I need help with latent and sensible heat. P.S: I have been through all Wikipedia and other pages that say phase change and temperature change.

My Question is: if there is convection, it will take the heat away from surface, what is the chances that the heat taken is latent or sensible?

Evaporation is also convection and heat transfer is also convection, so where does sensible and latent heat stands in this story.


2 Answers 2


First some definitions:

Latent heat is the heat that leaves or enters a system during a process where the temperature of the system stays constant. Phase changes are prime examples where latent heat leaves (exothermic) or enters (endothermic) a system. Ice melts (endothermic) and water freezes (exothermic) at constant temperature. Sensible heat is the heat that enters or exits a system when the temperature of the system changes. Heating or cooling water are cases that involve sensible heat. All heat flow between two systems requires a temperature difference between the systems. Convection is heat flow between two systems by movement of mass. The two other heat flows are conduction and radiation.

Now to the questions:

During a phase change, the temperature of the system stays constant. The heat gained or lost is called latent heat. To vaporize a liquid, we must supply heat. Hence vaporization is endothermic (heat enters the system). To get the heat into the system, we must set the surroundings at a hotter temperature. Otherwise the heat will not flow. The process by which the heat flows can be any one of the three modes. We can set a pot of water in a pan on an electric heater and realize conduction from the burner to the pan to the water. We can set use a hair dryer to blow hot air over the pot and realize (forced) convection from the air to the pan. Finally, we can set the pot a small distance above the glowing electric burner and realize radiation from the electric burner to the pot.

By contrast, consider the case of a day where the outside temperature is below freezing and the air is still. A duck pond in the yard is not frozen over. Clearly, it’s water temperature is above freezing. Should we jump in the duck pond to warm up? Of course not! The natural convection coefficient of stagnate water is higher than the natural convection coefficient of stagnate air (and the difference only becomes greater in flowing water versus flowing air). The water pulls heat from us by convection faster than the air does at the same temperature, and our body temperature will drop faster than when we would stay standing in the still air. Also, while the conduction coefficient of water is larger than that for air, the main heat transfer in a fluid is convection, even in stagnate cases. The heat that flows out of our body as our body temperature drops is sensible heat.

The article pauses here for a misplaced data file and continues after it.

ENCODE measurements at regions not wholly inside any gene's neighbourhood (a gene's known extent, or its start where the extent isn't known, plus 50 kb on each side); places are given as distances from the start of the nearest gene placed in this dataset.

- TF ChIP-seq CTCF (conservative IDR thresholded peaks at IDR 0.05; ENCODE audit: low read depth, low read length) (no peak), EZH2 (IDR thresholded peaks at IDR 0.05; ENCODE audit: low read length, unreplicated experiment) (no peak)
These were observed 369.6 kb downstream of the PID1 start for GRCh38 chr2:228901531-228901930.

• $\begingroup$ I haven't seen latent heat particularly defined that way before... do you have a source? $\endgroup$ Commented Aug 2, 2018 at 13:27
  • $\begingroup$ The definition is general. Here is an equivalent. en.wikipedia.org/wiki/Latent_heat I would be lax to say this is a certifiable reference. Rather, it is how I would explain it in a course on thermodynamics. We have latent heats of vaporization, fusion, solidification, and so forth. My preference in that case would indeed be to use the term enthalpy rather than latent heat. $\endgroup$ Commented Aug 2, 2018 at 14:15
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    $\begingroup$ Oops! I just fixed a mistake in my statement. Heat gained or lost during a phase change is latent not sensible. $\endgroup$ Commented Aug 2, 2018 at 14:18
  • $\begingroup$ Reference works fine, it just gives a place to say it. I just always thought of latent heat as having the central definition of being the energy transfer during a phase change, so though it didn't have huge implications, interesting to see it's defined that more general way instead. :) Thanks $\endgroup$ Commented Aug 2, 2018 at 15:01
  • $\begingroup$ Sir, i have a follow up question. In case these process occur in nature, during sensible heat the planetary boundary layer (PBL) is extended and so does the air temperature is affected. during the latent heat transfer the vice versa at PBL level occur. So during the Sensible and Latent heat transfer the water vapor transferred is of same amount through convection or latent heat will take more than Sensible heat. Regards $\endgroup$